How about a “Rachel Corrie Act” from Congress?

 

Has there ever been a worse American Congress than the one that we have now?  A Gallup poll published in early July reported that their approval rating with the public stood at 20%, but one may well conclude that it is now lower than that, considering how Gallup summed up its findings at the time in what it called the “Bottom Line:”

Overall, Americans view Congress relatively poorly, with job approval ratings of the institution below 30% since October 2009. A different Gallup measure shows that a mere 12% of U.S. adults say they have confidence in Congress, the lowest rating of 14 major institutions that Gallup tracks. *

Substantial improvements in Americans' views of Congress are not likely to occur until the institution moves forward on its stalled efforts to repeal and replace the ACA, as well as other policies that Trump and Republicans have proposed. While successfully repealing the healthcare law may increase congressional approval among Republican supporters, it is unlikely to boost ratings among other Americans -- unless they have a positive reaction to Congress' merely managing to pass legislation.

The repeal and replacement of Obamacare (The Affordable Care Act or ACA for short) has come a cropper, as we know, so any hope for an uptick from that quarter is gone.  Blame for the failure has been placed upon the extreme partisanship of the two ruling parties, but this Congress has been at its absolute worst—also since that July Gallup poll was taken—on a matter in which there was near unanimity, the sanctions bill against Russia, Iran, and North Korea.  The German economist Peter Koenig summed up the folly of the sanctions, at least with respect to Russia, with his opening paragraph of a recent article:

 

Everybody with a clear mind is up in arms about the US Congress’ latest sanctions against Russia –  and as usual – sanctions for naught- zilch, zero – since Russia hasn’t done any of the things Washington and the servile west accuses her of, like interference in US elections (US secret services have repeatedly said there is no evidence whatsoever), interference in Ukraine (Washington / NATO / EU have instigated and paid for the bloody Maidan coup in February 2014); annexing Crimea (an overwhelming (97%) vote by the people of Crimea for reincorporation into the Russian Federation – their given right, according to the UN Charter). Even if Russia wanted to, she couldn’t correct any of her ‘mistakes’. They are all invented.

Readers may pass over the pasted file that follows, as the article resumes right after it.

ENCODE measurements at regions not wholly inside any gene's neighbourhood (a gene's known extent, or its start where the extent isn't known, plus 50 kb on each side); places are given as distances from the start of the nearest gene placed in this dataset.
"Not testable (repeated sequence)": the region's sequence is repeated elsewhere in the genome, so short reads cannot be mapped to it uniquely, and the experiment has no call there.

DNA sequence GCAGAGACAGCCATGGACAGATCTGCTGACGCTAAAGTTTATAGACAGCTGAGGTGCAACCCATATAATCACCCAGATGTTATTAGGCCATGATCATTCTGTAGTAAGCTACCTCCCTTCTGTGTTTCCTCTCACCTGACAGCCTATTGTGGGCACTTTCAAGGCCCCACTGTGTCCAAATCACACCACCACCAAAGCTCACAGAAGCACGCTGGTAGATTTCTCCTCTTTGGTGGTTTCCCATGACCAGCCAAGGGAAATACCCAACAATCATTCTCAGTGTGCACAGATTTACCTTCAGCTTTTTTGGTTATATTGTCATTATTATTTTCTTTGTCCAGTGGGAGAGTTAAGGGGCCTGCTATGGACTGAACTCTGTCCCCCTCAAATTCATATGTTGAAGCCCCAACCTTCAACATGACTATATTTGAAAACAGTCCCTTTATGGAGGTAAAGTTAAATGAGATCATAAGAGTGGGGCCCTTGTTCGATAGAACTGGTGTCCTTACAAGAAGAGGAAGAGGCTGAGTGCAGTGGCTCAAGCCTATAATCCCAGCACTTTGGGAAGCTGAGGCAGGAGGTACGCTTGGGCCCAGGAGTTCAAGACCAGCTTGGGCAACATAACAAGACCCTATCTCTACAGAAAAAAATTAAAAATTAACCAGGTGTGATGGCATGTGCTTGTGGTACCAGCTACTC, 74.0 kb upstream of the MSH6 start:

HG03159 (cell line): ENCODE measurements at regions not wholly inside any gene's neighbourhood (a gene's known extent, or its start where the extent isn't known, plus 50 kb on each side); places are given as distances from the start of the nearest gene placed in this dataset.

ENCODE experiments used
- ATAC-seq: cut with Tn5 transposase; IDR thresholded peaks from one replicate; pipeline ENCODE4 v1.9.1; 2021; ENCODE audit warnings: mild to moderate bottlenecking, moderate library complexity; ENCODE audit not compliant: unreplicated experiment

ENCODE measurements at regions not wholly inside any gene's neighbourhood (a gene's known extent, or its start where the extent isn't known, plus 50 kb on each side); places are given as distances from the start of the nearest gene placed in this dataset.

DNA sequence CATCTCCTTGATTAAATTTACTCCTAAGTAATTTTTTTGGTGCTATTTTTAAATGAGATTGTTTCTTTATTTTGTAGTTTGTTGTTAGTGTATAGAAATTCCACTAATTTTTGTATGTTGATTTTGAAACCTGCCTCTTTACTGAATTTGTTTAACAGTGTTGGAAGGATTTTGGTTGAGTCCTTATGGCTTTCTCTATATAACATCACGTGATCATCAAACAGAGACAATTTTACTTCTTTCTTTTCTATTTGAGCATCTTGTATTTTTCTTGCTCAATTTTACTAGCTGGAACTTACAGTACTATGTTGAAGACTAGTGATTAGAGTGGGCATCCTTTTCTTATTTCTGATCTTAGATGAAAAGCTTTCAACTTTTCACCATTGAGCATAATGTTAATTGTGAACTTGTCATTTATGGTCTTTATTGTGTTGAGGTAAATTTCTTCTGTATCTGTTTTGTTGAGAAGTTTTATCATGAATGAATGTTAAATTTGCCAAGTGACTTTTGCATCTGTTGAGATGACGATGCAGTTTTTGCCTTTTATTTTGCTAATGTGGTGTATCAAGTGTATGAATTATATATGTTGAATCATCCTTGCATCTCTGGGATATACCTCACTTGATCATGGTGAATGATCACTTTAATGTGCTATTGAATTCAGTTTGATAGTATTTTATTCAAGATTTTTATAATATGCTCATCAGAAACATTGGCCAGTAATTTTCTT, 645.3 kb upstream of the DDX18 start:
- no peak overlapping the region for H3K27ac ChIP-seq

Our Kept Congress

 

Why is our Congress so bad?   There is one good explanation that I can think of.  The primary concern of virtually every member of that august body from his or her first day in office is getting reelected.  The special interests with the reelection money control them, and one very rich and powerful interest group has more control over them than any other.  That is the Israel lobby.  Kowtow to the Israel lobby and you get reelected; buck them and you’re out.  It’s pretty much that simple.  Ask Cynthia McKinney or Paul Findley.   

 

My three songs on the subject, “When the Roll Is Called by AIPAC,” “Falling to Pieces for Israel,” and “Bibi’s Clowns” are not at all the exaggerations that they might seem.  If you could catch your representative off guard he would probably tell you that.

 

Just now as I am writing this 53 of them along with a dozen Latino leaders and some top political operatives are off on an all expense paid trip to Israel, compliments of an outfit called the American Israel Education Foundation, which fashions itself, “The Charitable Organization Affiliated with AIPAC [American Israel Public Affairs Committee].”  Providing free junkets like this is one of the less heavy-handed ways that the lobby makes sure that these people who should be your representatives continue to be theirs, instead, particularly when it comes to foreign policy.